In 2008, 190 homosexuals were killed in Brazil, one every two days, known as a 55 percent increase on the previous year. The annual report on murders of homosexuals, according to the Grupo Gay da Bahia from Brazil, says that 64 percent of the victims were gay men, 32 percent were transvestites, and four percent were lesbians. This is absolutely astonishing.
Even though homosexuals have chosen an alternative lifestyle, they still deserve to live a normal life without being victimized of physical harm for their choices.
Homosexuality is not “normal” in biological terms. If it were normal, then everybody would be homosexual and that is self-evident. Homosexuals are actively striving to convince us that homosexuality is “normal,” but they confuse frequency and familiarity with normality. Today’s world is more familiar with homosexuals, their reputation, their struggles, their status in the population, but that doesn’t change the underlying biology: homosexuality is not “normal. We are all people. People who love, cry, eat and breathe just like everybody else does. If homosexuality is not “normal,” then what is it? Homosexuals, and heterosexual as well, argue that it is not a choice, but inherent to who they are. With certain qualifications for people of confused identify, it is acceptable to believe that homosexuality is rooted in biology, and that the individual doesn’t choose it. The American researcher Dean Hamer published research that seemed to prove that homosexual orientation could be genetically transmitted to men on the x chromosome, which they get from their mothers” (Am I Gay? ). If it is rooted in biology, and is not normal, then therefore, homosexuality must be a genetic quirk, a genetic mutation that causes a person to have a sexual identity that is innately in contradiction with that person’s physical self and with the natural instinct to pass one’s genes to the next generation through procreation with a person of the opposite sex.
If science proves homosexuality is innate, is there any basis to deny gays equal treatment — including the right to marry? But if scientists unravel the roots of sexual orientation, will it some day be possible to “fix” people who don’t fit the norms or abort fetuses likely to be born gay? ” (Doughton). In our culture, the victim of gay bashing is considered the sinner. That’s why so often the crimes against homosexuals go unpunished until someone is found beaten, burned and tied to a fence post. There is a pat psychological answer–gays are threatening to us because of homosexual tendencies built into the human psyche, which frighten us and which we must put away from us…at any time, in any culture it seems to be convenient to have a group of people who can be demonized and excluded…” (Stop Bashing Gay People). The verbal taunts and persecution of people because of their sexual orientation are so commonplace they set the stage for murderers who think it’s no crime to hate gays and to act on that hate. “It is that instinctual fear of rape that drives much of homophobia.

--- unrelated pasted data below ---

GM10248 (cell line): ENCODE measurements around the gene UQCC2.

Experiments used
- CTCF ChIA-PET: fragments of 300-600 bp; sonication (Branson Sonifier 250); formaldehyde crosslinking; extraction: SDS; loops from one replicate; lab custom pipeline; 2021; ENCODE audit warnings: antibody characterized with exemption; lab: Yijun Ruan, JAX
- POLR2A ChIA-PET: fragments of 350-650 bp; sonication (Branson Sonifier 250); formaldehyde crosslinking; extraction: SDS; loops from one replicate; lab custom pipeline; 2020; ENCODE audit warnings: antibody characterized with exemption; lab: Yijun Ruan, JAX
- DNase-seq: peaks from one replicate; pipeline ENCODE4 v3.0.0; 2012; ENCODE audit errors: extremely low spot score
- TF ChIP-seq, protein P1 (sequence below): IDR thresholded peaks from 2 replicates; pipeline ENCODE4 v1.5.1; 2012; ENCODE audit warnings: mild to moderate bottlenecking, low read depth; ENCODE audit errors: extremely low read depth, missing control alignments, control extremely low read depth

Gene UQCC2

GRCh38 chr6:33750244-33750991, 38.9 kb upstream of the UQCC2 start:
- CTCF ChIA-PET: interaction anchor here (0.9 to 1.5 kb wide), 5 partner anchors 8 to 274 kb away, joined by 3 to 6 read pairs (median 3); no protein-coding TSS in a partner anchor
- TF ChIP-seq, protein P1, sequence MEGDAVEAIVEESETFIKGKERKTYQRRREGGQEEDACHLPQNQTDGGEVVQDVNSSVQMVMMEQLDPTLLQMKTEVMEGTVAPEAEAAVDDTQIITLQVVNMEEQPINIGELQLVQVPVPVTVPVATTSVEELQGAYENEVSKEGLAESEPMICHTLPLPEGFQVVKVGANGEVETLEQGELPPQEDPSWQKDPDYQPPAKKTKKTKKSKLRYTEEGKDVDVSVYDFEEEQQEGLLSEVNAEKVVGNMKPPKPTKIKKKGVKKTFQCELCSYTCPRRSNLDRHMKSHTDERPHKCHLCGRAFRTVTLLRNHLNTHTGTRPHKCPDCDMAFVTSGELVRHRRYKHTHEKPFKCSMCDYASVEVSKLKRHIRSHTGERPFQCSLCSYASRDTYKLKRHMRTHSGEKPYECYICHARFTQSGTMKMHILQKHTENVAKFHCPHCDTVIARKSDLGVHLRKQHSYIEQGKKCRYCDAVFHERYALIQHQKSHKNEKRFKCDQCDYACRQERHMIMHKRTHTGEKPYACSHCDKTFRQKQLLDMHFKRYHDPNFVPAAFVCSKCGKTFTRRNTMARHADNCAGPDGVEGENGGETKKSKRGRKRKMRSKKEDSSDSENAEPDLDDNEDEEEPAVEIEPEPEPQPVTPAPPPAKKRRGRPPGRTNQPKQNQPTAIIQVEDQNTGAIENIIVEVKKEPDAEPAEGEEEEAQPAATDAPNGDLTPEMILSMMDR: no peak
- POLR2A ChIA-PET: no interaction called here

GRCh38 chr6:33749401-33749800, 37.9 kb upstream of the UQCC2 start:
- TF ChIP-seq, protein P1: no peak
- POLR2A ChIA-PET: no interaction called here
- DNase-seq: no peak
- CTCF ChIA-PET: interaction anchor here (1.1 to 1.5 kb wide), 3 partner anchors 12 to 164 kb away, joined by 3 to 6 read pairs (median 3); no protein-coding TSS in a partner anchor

Straight men often instinctually see gay men as a threat, and they instictively fear that threat. It’s a fear of a loss of control, of dominance, of status” (Bidstrup). As anybody can tell, the opportunity to be threatened, humiliated and to live in fear of being beaten to death is the only “right” our culture grants on homosexuals. If you listened to the opponents of laws designating gay bashing as a hate crime, you’d think there really was some fundamental difference between being a black man, who is beaten and dragged behind a truck, and being a gay man, who is beaten, his skull crushed, and left tied to a fence to die. Gay bashing also sends the message that whether a person is actually lesbian, gay, bisexual, transgendered, or queer, if they are perceived by others as being so, a negative (and potentially violent) reaction may occur” (Matzner). The only real difference is the nickname the killers use to describe the victim. The one used for the black man is considered an obscenity so appallingly offensive, it can’t be written, printed, or projected verbally. The one used for the gay man is a common expression. It’s familiar in schools, comedy routines, the media, and on street corners all across America.
There is the perception that homosexuals are a socially acceptable target. Therefore, when young people are asked, they will justify and defend targeting gay people as inferior. “Gaybashing is the most socially acceptable, and probably the most common, type of hate crime, especially among male teenagers and young adults” (Matzner). There’s a belief nowadays that it’s not so cool to assault racial minorities. It’s not so cool to assault women, Blacks or Jews. But assaulting gays is actually something humorous to a lot of young people. It’s probably the last socially acceptable group to assault.